The Montreal-based think tank Institute for Research on Public Policy (IRPP) has recently been in the news for publishing a study which, in the media’s collective eye, purports to disprove NDP leader Tom Mulcair’s comments about “Dutch disease” — basically, blaming the decline in Canadian manufacturing on the rise of the Albertan tarsands sector because the latter boosts the Canadian dollar. Instead, the IRPP finds that manufacturing is declining because of a rising dollar, but the dollar isn’t rising because of the tarsands.
This conclusion is at odds with a peer-reviewed study about to be published in Resource and Energy Economics, which received Industry Canada funding several years ago but has now been renounced by the government. Views that might have been politically acceptable three years ago are now evidence of treason instigated by the NDP.
IRPP’s study may well be the accurate one, even if it’s not the peer-reviewed one. Unfortunately, recent events have called IRPP’s political neutrality into question, and to be perfectly honest, that makes studies like this one, which appear to support government policy and are released at a time when government policy is in urgent need of just such a study, highly questionable indeed.
For once, I agree with the Fraser Institute. They have a firm policy that they will never accept government funding, because doing so would compromise their political neutrality. (Oddly, they don’t appear to feel the same way about accepting money from, say, the tobacco industry.) In IRPP’s case, it’s not funding I’m questioning, though. Here the linkages are much more direct, even bordering on partisan. And that’s why studies like this one have to be questioned — not just the studies, but the timing.
First, several months ago it was reported by La Presse that the IRPP had been granted a nearly $16,000 contract by the Privy Council Office to conduct what was essentially partisan pro-Conservative “research” on Quebec politics, on the causes of the “political agitation” of early 2011 — read: sudden surge in NDP popularity — which the report found was caused by disgust with the Bloc and the collapse of the sovereignty movement. At the time I actually drafted a post saying both the PCO and the think tank were violating their positions by dabbling in what appeared to be partisan politics. I didn’t publish it because on reflection it seemed like it might look like a bit of a tempest in a teapot.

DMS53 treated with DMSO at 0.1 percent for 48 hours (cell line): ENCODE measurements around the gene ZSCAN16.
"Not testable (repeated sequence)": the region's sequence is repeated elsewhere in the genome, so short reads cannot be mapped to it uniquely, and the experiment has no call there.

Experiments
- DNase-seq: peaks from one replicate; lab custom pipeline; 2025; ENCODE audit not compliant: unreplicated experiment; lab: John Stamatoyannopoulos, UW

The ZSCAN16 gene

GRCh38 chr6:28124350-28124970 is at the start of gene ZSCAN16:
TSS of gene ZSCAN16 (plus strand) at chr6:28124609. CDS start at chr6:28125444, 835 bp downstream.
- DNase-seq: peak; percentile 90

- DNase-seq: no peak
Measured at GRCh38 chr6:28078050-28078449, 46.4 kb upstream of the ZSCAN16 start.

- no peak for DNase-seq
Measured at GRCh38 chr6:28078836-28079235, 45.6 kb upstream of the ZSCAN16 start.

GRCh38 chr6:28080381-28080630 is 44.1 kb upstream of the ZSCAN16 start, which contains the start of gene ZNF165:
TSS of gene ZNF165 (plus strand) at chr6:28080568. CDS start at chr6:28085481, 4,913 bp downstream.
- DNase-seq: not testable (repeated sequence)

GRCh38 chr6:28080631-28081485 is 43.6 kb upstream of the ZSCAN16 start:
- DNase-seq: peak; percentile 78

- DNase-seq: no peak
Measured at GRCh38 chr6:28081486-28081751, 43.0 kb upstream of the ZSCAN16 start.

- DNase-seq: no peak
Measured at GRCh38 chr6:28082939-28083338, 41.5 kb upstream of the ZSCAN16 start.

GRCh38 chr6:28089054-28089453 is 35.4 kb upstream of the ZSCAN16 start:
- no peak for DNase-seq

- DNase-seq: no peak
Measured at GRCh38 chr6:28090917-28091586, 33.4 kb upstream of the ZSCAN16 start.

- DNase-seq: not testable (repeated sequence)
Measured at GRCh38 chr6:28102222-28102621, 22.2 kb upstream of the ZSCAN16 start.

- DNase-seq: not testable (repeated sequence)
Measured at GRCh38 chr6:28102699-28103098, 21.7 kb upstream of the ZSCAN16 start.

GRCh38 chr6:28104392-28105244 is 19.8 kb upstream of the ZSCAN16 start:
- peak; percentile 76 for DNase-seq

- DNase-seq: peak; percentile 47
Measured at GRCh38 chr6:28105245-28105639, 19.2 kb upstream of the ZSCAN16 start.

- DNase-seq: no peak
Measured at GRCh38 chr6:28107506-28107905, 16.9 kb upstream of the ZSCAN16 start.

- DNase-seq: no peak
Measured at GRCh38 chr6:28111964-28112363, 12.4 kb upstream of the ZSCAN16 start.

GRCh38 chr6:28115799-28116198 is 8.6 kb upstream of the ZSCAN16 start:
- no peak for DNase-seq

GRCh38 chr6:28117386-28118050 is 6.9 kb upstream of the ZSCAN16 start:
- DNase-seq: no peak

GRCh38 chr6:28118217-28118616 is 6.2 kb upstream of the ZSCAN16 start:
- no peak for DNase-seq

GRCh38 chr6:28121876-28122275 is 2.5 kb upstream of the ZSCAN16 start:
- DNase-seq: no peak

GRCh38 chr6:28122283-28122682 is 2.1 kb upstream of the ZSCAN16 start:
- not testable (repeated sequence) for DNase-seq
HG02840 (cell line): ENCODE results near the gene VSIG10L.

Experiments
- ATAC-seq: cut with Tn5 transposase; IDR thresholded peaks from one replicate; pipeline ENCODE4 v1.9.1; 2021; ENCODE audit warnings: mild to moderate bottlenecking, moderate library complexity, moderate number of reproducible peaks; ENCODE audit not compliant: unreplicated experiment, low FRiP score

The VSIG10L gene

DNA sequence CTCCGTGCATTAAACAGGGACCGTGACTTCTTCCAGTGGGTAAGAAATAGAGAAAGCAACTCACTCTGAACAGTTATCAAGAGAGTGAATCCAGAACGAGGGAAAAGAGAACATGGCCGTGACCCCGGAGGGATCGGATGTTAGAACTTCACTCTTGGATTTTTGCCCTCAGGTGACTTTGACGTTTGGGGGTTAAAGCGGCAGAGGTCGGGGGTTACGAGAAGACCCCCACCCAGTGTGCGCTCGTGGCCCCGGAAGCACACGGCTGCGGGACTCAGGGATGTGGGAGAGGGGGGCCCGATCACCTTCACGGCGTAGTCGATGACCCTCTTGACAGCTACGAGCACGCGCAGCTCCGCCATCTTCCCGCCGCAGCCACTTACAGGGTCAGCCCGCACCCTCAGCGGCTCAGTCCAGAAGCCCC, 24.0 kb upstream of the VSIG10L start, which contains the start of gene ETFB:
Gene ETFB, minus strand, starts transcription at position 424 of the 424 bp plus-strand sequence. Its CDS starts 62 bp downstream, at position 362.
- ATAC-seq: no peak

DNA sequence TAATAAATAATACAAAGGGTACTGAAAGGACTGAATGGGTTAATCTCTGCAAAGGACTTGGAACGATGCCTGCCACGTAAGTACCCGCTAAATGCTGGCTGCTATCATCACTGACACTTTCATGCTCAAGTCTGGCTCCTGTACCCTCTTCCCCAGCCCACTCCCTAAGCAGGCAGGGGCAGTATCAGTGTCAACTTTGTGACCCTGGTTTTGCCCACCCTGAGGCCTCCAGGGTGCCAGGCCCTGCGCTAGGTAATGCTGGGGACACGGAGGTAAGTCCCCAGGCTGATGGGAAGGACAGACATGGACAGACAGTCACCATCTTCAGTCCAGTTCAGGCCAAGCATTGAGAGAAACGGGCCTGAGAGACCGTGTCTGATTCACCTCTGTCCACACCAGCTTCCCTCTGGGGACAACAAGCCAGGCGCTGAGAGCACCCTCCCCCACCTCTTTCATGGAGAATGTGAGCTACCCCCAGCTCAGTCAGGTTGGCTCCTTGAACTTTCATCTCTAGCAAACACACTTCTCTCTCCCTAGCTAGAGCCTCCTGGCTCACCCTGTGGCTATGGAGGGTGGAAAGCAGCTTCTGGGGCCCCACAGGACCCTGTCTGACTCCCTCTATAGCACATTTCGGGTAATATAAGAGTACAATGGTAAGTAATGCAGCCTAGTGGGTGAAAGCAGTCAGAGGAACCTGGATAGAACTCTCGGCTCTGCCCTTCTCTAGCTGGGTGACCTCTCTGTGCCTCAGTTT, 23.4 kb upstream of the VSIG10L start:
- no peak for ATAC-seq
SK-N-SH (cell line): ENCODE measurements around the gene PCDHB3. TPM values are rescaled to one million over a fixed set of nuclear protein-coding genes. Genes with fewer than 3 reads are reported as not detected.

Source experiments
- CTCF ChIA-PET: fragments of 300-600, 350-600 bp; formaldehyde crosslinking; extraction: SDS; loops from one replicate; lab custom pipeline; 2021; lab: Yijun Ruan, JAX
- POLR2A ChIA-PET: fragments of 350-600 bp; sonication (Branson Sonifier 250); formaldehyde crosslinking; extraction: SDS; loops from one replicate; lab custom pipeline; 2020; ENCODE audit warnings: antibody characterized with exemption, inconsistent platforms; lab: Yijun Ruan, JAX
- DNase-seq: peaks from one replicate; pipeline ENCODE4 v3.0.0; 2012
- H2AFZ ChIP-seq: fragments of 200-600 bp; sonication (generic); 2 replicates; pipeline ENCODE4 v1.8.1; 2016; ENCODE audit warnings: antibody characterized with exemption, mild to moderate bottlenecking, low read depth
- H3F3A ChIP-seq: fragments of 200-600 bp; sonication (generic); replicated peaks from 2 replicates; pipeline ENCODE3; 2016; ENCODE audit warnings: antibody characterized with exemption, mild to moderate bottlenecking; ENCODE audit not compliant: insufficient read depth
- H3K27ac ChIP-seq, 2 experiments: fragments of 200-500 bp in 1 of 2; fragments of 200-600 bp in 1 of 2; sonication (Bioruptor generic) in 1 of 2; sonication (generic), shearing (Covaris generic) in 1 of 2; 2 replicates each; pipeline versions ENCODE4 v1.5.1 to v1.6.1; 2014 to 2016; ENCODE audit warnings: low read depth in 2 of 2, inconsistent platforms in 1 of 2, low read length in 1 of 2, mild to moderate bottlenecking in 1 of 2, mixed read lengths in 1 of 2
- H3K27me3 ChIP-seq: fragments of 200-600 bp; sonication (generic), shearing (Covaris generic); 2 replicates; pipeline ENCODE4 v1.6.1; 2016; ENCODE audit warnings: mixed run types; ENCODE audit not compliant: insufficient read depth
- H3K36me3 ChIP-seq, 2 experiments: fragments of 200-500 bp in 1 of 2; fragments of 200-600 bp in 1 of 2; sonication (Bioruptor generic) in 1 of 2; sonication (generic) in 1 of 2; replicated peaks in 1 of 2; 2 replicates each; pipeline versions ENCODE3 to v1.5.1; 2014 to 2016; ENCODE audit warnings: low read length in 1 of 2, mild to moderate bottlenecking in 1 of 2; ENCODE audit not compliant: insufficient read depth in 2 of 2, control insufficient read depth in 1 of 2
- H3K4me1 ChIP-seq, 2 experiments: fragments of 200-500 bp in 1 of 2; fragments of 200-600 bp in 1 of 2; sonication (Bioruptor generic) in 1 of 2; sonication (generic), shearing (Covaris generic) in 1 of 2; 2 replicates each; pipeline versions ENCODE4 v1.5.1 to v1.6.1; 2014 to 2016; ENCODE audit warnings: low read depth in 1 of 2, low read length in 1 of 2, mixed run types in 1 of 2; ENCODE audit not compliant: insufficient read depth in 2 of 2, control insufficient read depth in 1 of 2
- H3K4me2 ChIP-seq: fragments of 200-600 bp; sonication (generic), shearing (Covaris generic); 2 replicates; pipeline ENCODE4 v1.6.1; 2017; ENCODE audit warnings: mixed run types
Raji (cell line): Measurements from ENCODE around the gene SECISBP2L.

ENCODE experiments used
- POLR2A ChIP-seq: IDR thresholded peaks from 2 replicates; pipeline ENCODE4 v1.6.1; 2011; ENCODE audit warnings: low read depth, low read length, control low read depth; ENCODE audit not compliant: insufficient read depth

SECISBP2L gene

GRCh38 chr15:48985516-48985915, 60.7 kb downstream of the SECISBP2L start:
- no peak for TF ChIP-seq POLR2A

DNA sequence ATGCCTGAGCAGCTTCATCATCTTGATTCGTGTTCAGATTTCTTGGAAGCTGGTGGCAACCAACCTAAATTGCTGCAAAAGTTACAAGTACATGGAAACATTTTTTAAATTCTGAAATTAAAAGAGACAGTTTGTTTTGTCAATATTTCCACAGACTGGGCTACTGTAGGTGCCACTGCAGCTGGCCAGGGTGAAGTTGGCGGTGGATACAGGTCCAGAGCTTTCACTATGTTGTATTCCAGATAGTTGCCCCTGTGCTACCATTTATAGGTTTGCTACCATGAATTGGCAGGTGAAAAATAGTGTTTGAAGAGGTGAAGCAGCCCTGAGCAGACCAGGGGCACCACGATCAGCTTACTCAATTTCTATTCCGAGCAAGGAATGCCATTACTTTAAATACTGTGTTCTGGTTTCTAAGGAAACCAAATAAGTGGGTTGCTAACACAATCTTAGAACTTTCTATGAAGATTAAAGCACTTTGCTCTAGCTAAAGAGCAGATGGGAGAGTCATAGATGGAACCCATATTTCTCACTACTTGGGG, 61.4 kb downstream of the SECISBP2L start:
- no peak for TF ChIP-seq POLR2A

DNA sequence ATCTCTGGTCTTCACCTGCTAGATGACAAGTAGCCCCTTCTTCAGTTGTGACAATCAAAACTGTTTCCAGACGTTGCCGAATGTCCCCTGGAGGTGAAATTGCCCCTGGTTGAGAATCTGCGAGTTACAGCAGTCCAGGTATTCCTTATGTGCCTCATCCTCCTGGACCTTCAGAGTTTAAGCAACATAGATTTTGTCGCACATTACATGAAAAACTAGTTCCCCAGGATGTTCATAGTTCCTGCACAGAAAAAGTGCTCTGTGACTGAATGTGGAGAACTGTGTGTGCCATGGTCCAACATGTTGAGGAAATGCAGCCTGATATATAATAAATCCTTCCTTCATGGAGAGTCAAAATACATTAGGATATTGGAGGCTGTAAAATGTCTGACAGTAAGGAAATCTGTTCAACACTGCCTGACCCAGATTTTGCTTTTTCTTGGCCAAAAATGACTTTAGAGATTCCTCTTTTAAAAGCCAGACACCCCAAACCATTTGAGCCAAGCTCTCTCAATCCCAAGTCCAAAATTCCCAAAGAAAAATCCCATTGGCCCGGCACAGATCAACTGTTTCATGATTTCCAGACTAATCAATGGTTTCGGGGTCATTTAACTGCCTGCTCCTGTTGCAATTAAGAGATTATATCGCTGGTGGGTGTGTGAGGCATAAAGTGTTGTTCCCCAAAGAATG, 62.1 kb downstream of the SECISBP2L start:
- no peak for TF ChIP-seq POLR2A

Second, the editor of the think tank’s magazine Policy Options, former Mulroney speechwriter L. Ian MacDonald, recently authored this incredibly fawning and unbalanced portrait of foreign minister John Baird. The column is supposedly a reasoned assessment of Baird’s contributions to Canadian foreign policy, but it feels like it was written by the minister’s own PR staff. I’ve developed a pretty strong stomach for nonsense from the nation’s punditry, but this one took the cake.
And now, this study appears, magically timed to support the government’s position at a time when it desperately needs a study to debunk Mulcair. Now, I’m not saying that the Canadian government simply ordered up a study from IRPP. They presumably were preparing to publish it before the present scandal even began. But think tanks must avoid the appearance of political partisanship to remain credible, and in this case, IRPP’s recent performance doesn’t help.
Which brings us to the study itself. Interestingly, the lead author, Mohammad Shakeri, is an economist at Agriculture Canada. It’s been frequently reported that the Harper regime does not allow its in-house scientists to make public comments without them being carefully vetted in advance by the prime minister’s staff. If that’s still true then presumably, at the very least, agriculture minister Gerry Ritz had to sign off on this work being published.
Shakeri’s co-authors are IRPP director Jeremy Leonard and Shakeri’s PhD supervisor at the University of Saskatchewan, Richard Gray. His expertise relates to agriculture, not manufacturing.Tweet